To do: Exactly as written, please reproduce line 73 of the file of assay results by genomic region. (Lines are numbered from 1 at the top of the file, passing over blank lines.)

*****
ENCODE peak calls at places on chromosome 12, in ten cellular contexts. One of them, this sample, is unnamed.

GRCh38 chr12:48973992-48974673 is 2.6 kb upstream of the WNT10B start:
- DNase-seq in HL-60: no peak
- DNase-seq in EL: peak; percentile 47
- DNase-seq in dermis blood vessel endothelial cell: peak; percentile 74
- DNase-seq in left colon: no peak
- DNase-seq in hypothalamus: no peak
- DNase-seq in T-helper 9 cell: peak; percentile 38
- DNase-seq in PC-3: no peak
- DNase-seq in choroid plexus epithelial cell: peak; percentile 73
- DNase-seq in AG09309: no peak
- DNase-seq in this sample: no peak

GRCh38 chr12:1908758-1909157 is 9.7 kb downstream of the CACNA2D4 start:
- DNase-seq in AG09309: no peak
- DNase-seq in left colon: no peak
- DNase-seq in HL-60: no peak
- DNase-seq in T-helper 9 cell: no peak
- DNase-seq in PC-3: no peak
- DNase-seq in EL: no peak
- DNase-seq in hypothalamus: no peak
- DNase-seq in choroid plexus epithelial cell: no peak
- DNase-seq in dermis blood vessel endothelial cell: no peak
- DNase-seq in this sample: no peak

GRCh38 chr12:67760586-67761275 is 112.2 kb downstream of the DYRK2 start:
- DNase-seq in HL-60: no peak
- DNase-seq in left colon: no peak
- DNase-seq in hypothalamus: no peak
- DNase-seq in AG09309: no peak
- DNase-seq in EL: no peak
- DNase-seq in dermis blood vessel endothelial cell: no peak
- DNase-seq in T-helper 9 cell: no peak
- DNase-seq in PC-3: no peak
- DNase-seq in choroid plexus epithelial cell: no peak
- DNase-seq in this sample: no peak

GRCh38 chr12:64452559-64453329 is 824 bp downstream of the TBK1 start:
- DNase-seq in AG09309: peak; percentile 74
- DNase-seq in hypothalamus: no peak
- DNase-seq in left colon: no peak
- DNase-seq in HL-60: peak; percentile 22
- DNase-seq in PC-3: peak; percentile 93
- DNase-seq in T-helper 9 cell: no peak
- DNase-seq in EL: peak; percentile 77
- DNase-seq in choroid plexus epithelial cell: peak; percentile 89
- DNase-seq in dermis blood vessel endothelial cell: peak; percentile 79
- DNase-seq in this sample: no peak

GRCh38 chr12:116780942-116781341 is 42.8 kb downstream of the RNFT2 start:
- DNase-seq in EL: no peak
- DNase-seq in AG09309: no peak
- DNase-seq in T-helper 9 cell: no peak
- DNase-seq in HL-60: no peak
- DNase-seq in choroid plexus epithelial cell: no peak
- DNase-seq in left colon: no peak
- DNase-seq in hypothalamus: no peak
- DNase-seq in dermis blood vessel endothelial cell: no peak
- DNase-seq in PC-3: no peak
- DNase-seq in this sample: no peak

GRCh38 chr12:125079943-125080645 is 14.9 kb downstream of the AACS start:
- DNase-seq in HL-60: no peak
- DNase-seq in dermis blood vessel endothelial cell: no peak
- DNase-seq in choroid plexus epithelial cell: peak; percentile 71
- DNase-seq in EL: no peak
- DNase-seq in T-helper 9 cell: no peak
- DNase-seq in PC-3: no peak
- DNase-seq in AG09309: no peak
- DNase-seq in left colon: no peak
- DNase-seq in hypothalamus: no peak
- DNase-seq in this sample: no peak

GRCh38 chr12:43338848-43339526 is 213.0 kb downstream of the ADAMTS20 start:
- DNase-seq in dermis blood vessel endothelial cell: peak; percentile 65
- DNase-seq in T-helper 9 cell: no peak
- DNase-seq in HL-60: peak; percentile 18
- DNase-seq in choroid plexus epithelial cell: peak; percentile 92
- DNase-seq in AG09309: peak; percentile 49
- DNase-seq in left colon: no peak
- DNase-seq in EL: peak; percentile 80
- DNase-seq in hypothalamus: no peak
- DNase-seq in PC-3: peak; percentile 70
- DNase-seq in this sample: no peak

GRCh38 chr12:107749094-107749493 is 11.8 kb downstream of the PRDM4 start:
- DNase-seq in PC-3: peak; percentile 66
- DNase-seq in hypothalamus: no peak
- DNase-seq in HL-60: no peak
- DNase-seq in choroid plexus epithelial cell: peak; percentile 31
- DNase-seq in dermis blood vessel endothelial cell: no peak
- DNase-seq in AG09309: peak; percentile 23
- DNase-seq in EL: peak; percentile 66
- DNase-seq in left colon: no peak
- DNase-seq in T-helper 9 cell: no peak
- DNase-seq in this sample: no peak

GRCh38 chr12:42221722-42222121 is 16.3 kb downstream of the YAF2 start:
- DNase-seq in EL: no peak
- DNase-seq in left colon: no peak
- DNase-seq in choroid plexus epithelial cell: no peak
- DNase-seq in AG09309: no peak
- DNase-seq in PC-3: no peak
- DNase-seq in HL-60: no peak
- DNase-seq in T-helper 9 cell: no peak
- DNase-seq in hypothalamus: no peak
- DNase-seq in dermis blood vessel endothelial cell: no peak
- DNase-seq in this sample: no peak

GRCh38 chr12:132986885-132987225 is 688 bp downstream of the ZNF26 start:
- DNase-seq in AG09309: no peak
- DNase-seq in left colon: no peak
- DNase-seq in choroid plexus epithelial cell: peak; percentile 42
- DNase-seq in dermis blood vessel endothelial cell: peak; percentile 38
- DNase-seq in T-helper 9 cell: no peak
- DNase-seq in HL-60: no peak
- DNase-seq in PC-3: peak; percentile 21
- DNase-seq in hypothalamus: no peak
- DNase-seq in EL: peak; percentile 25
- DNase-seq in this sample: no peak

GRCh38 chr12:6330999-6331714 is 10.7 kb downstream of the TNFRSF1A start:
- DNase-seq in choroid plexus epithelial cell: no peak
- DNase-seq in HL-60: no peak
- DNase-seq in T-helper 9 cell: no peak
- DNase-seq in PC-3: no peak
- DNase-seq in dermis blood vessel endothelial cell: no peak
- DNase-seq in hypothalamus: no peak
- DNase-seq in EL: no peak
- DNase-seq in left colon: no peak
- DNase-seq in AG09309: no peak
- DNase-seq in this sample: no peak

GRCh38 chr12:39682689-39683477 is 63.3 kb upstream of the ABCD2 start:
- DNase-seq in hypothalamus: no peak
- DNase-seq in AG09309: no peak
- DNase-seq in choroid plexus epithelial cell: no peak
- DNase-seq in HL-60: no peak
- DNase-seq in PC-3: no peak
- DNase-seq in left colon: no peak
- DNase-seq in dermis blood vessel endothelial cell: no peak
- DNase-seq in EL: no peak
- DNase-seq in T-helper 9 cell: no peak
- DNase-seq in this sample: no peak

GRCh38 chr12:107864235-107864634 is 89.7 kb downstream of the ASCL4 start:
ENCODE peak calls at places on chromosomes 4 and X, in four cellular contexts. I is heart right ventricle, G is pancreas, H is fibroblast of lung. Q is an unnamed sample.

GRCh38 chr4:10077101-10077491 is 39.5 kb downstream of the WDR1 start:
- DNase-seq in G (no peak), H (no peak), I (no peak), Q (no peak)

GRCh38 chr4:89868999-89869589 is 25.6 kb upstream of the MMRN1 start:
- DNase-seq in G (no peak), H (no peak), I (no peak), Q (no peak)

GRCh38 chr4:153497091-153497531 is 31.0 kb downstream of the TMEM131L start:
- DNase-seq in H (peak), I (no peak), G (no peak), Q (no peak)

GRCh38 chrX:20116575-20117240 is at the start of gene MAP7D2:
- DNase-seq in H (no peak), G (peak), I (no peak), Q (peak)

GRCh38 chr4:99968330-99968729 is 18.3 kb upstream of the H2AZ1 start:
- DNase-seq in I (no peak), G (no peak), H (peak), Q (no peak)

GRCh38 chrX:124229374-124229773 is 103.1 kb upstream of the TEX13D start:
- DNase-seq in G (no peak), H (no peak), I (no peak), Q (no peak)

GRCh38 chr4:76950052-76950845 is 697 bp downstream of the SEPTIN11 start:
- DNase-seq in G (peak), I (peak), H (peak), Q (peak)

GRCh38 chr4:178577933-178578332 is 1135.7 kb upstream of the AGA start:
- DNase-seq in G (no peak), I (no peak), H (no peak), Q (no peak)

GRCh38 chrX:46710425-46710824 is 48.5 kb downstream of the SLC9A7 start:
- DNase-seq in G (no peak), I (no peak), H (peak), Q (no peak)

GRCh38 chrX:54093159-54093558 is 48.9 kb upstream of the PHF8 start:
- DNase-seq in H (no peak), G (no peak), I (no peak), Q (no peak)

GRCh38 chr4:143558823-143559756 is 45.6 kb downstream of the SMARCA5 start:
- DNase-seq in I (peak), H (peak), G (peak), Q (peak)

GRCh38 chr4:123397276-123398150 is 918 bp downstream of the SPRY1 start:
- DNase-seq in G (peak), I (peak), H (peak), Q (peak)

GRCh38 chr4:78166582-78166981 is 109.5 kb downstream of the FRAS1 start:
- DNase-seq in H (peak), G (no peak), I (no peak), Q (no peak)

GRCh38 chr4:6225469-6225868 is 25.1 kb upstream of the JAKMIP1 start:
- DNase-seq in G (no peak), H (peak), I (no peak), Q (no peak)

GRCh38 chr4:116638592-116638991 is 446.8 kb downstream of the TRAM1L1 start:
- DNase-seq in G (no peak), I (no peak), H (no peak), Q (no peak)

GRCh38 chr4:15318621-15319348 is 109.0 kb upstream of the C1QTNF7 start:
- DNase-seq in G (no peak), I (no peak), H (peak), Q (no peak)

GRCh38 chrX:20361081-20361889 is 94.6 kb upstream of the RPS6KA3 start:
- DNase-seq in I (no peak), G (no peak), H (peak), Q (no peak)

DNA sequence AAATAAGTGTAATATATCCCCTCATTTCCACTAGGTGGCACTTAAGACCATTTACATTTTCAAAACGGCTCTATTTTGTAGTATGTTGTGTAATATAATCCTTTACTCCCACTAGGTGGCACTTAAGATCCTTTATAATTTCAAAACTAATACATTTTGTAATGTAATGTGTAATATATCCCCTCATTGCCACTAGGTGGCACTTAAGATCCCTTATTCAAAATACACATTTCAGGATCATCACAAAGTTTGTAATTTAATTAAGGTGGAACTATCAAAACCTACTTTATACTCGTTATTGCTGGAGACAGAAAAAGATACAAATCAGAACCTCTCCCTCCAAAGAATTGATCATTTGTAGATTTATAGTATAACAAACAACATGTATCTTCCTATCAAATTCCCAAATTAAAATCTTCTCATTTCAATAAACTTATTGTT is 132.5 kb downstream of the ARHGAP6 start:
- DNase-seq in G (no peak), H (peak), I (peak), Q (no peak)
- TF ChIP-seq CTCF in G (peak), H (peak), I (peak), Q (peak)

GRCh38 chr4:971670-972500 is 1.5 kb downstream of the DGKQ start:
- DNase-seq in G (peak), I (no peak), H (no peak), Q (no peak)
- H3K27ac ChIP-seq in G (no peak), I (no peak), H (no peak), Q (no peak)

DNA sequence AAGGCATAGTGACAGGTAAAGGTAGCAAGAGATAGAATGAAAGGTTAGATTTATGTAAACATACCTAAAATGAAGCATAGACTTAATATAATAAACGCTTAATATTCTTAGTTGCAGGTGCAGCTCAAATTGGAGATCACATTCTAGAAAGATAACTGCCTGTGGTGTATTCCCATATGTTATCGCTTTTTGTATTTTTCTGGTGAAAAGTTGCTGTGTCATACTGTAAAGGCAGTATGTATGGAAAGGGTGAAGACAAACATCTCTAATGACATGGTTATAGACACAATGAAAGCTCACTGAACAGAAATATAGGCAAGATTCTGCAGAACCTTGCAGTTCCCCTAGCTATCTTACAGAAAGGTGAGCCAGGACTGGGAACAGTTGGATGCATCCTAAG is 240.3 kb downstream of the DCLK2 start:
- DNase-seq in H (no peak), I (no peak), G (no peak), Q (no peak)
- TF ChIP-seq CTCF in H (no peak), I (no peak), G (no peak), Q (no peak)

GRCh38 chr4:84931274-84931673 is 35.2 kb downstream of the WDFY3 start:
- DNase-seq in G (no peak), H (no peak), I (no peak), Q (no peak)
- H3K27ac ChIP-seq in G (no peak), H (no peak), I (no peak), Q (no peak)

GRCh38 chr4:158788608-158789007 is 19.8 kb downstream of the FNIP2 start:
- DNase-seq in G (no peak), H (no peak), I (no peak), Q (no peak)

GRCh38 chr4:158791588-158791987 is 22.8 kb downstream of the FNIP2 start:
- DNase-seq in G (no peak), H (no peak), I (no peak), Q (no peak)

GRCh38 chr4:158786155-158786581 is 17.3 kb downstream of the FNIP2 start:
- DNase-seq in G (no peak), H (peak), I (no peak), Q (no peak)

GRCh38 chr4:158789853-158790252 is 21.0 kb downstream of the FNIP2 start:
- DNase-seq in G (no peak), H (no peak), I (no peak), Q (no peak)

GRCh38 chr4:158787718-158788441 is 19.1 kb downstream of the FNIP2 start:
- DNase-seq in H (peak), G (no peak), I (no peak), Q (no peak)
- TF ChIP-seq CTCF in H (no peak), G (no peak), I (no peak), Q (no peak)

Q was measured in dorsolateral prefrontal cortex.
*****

- DNase-seq in AG09309: peak; percentile 49